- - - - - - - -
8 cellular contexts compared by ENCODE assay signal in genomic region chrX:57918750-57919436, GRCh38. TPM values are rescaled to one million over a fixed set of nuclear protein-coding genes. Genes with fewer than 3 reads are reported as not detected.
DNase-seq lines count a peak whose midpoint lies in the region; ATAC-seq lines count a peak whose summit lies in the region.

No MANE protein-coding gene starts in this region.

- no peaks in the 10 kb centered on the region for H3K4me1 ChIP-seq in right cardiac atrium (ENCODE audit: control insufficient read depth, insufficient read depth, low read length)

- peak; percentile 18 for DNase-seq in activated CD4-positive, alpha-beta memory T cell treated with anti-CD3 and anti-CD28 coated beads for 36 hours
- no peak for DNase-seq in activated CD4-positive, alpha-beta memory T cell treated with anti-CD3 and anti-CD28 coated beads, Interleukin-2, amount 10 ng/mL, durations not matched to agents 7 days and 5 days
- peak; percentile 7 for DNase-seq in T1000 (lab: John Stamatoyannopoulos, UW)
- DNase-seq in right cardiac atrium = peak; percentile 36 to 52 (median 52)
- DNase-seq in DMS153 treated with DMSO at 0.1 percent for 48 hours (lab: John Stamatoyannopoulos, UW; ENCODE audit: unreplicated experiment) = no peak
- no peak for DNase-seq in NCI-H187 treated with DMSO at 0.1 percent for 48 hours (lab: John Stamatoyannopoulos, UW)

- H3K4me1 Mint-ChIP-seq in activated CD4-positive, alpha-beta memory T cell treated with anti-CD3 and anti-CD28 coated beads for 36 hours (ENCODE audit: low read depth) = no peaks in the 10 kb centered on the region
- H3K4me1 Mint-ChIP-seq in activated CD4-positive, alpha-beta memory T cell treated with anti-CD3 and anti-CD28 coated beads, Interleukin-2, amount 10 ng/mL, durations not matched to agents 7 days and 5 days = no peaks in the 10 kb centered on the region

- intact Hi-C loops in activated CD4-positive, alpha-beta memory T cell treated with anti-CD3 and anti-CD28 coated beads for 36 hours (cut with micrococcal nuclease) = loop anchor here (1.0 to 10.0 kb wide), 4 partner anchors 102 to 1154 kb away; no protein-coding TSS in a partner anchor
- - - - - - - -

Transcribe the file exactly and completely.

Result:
8 cellular contexts compared by ENCODE assay signal in genomic region chrX:57918750-57919436, GRCh38. TPM values are rescaled to one million over a fixed set of nuclear protein-coding genes. Genes with fewer than 3 reads are reported as not detected.
DNase-seq lines count a peak whose midpoint lies in the region; ATAC-seq lines count a peak whose summit lies in the region.

No MANE protein-coding gene starts in this region.

- no peaks in the 10 kb centered on the region for H3K4me1 ChIP-seq in right cardiac atrium (ENCODE audit: control insufficient read depth, insufficient read depth, low read length)

- peak; percentile 18 for DNase-seq in activated CD4-positive, alpha-beta memory T cell treated with anti-CD3 and anti-CD28 coated beads for 36 hours
- no peak for DNase-seq in activated CD4-positive, alpha-beta memory T cell treated with anti-CD3 and anti-CD28 coated beads, Interleukin-2, amount 10 ng/mL, durations not matched to agents 7 days and 5 days
- peak; percentile 7 for DNase-seq in T1000 (lab: John Stamatoyannopoulos, UW)
- DNase-seq in right cardiac atrium = peak; percentile 36 to 52 (median 52)
- DNase-seq in DMS153 treated with DMSO at 0.1 percent for 48 hours (lab: John Stamatoyannopoulos, UW; ENCODE audit: unreplicated experiment) = no peak
- no peak for DNase-seq in NCI-H187 treated with DMSO at 0.1 percent for 48 hours (lab: John Stamatoyannopoulos, UW)

- H3K4me1 Mint-ChIP-seq in activated CD4-positive, alpha-beta memory T cell treated with anti-CD3 and anti-CD28 coated beads for 36 hours (ENCODE audit: low read depth) = no peaks in the 10 kb centered on the region
- H3K4me1 Mint-ChIP-seq in activated CD4-positive, alpha-beta memory T cell treated with anti-CD3 and anti-CD28 coated beads, Interleukin-2, amount 10 ng/mL, durations not matched to agents 7 days and 5 days = no peaks in the 10 kb centered on the region

- intact Hi-C loops in activated CD4-positive, alpha-beta memory T cell treated with anti-CD3 and anti-CD28 coated beads for 36 hours (cut with micrococcal nuclease) = loop anchor here (1.0 to 10.0 kb wide), 4 partner anchors 102 to 1154 kb away; no protein-coding TSS in a partner anchor